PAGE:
6. Sep 7, 2007 #5


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    Outgassing is gas absorbed on a surface or liquid evaporating.

    A virtual leak is air trapped inside another void in the chamber that escapes slowly. Most common is in the bottom of a tapped hole under a bolt, for this reason you drill a small hole down the length of the bolt to let this gas escape. The same thing can happen with connectors or any mechanical systems in the vac chamber.
    It's difficult to find all these places - especially if you have lots of bought-in mechanisms.
  7. Sep 7, 2007 #6
    Thank you for the explanation to the differeces of the 2 terms. I know better now.

    We kept heating the chamber, rounding the chamber with heating tape for like 2-3 weeks or even more, like 4 more weeks (I don't remember exactly.). We turn the heater on several hours, and then turn it off, and then turn it on again. We repeated this process from time to time, and hope it could help.

    I'm wondering if it's possible get rid of the gas hidden in the bolt and the residues. (I guess there's residues since I just used aceton w/o methanol. Besides, there's no leak according to leak detector, and seems only virtual leak, so I guess it's not that clean.)

    I just think that it might make it worse to open it, let the air in, and clean it again, and it'd be a lot of work as well. So I'm thinking any possible way to get rid of the possible residues. What I could think of is just heating, but I'm not sure if it do work for the possible residue problem.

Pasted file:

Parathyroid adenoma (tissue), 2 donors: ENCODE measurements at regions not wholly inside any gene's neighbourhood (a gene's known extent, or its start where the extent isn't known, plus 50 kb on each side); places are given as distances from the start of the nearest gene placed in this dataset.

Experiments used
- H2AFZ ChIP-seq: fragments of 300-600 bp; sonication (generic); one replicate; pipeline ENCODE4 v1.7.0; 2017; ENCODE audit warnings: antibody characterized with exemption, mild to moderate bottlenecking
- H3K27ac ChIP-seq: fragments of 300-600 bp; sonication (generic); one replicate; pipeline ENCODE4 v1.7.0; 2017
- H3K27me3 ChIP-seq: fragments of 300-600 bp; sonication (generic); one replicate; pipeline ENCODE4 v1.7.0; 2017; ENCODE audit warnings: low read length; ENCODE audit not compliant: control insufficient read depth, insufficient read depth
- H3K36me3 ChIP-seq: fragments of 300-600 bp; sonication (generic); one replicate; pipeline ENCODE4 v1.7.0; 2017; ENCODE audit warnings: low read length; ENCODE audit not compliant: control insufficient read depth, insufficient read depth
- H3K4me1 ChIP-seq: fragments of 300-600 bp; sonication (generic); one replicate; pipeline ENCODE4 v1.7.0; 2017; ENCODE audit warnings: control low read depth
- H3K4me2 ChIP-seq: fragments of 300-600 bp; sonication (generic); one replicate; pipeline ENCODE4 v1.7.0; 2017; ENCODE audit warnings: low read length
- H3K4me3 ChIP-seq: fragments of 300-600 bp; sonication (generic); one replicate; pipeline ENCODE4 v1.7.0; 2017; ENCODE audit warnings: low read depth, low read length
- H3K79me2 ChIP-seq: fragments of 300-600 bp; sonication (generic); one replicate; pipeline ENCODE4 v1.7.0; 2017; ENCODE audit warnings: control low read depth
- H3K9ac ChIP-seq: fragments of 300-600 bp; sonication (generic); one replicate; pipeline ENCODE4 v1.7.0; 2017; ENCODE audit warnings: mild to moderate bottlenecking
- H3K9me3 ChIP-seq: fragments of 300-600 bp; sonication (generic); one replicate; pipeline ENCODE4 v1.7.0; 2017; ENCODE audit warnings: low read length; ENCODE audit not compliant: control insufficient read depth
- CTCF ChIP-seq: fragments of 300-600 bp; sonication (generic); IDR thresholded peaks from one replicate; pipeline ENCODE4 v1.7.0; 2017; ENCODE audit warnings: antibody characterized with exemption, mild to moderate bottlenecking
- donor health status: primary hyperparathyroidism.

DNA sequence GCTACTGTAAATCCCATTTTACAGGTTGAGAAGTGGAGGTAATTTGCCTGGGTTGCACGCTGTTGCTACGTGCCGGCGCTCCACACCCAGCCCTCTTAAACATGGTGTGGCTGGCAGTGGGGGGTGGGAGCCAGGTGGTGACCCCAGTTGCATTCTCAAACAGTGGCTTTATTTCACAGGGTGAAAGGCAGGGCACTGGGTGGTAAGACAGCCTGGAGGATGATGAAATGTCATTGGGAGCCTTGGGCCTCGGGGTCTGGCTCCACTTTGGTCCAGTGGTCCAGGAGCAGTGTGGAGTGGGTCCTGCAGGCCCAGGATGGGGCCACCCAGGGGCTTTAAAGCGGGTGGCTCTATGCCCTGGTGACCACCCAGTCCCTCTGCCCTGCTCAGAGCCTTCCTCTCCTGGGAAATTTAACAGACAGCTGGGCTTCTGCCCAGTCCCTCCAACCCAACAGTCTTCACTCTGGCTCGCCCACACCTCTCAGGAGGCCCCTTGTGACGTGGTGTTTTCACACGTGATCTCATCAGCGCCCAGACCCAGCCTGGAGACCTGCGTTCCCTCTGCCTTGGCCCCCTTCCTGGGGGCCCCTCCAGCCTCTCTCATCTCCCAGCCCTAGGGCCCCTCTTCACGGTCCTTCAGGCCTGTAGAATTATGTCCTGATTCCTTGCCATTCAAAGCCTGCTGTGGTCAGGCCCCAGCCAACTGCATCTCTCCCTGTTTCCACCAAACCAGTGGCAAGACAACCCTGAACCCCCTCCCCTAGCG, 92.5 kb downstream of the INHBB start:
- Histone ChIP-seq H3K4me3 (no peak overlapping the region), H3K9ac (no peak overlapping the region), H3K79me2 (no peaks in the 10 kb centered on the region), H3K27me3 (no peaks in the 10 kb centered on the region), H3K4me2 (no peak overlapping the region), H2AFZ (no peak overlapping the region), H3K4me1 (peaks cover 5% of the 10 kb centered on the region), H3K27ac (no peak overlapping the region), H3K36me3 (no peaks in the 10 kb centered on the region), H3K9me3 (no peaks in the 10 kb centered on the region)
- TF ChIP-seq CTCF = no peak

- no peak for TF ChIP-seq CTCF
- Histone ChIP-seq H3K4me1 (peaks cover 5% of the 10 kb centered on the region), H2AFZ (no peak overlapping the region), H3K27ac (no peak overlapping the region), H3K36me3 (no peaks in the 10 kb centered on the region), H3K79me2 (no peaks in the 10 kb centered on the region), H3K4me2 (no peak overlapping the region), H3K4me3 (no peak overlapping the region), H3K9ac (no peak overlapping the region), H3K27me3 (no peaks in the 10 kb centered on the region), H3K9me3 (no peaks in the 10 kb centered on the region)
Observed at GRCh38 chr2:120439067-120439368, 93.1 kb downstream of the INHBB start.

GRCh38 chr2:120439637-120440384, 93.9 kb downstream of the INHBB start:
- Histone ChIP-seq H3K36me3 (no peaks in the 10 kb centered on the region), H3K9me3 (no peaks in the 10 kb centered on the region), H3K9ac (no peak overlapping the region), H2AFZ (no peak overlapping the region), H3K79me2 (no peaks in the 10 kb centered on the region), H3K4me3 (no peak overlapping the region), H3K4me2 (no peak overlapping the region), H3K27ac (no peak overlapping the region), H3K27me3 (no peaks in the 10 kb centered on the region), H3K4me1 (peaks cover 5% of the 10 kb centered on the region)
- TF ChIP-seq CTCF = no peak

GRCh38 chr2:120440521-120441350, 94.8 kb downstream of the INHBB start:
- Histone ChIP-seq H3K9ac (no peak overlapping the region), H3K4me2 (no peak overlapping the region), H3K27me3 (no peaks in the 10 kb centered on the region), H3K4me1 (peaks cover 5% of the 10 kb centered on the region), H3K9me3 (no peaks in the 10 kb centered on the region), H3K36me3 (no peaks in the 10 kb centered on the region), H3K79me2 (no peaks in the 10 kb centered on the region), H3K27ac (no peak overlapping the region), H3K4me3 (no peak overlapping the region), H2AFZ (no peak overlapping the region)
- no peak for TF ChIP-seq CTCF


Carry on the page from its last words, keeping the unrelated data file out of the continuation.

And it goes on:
8. Sep 8, 2007 #7


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    Some questions to help make a diagnosis:

    1. What is your pumping speed?
    2. What is the lowest pressure you can get to with the turbo when you pump on the chamber?
    3. What is the smallest leak that your leak checker can detect?
    4. Does your leak checker use a He-4 mass spec?

    Please include all relevant make and model names.
    Last edited: Sep 8, 2007
  9. Sep 14, 2007 #8
    1. the pumping speed of the turbo pump is 50 L/s
    the pumping speed of the roughing pump is not sure. It doesn't show on the machine.
    It's fisher scientific Maxima. I checked it online, and it's 45 gal/min, but I'm not 100% sure that they're exactly the same type.

    2. the lowest could go is about 5x10^-5 torr

    3. the smallest leak my leak detector can detect is 10^-10 cc/s

    4. I'm not sure if my leak checker use a He-4 mass spec or not. I don't really understand what is He-4 mass spec. It's Veeco MS170, and we use gas helium to detect it.

    We're right now turn off roughing and turbo pump, and just turn on the ion pump, but the pressure oscillate at around 2 ~ 8 x10^-5 torr.

    I'm thinking that if I'm going to open it and clean it again, but I don't think it a good idea. I'm wondering if I continue to heat it then it'd help to get rid of white residues.
  10. Sep 22, 2007 #9
    Turbo pumps do not have infinite lifetimes. So you may want to check that. Vacuum leak testing is one of the most annoying things so good luck!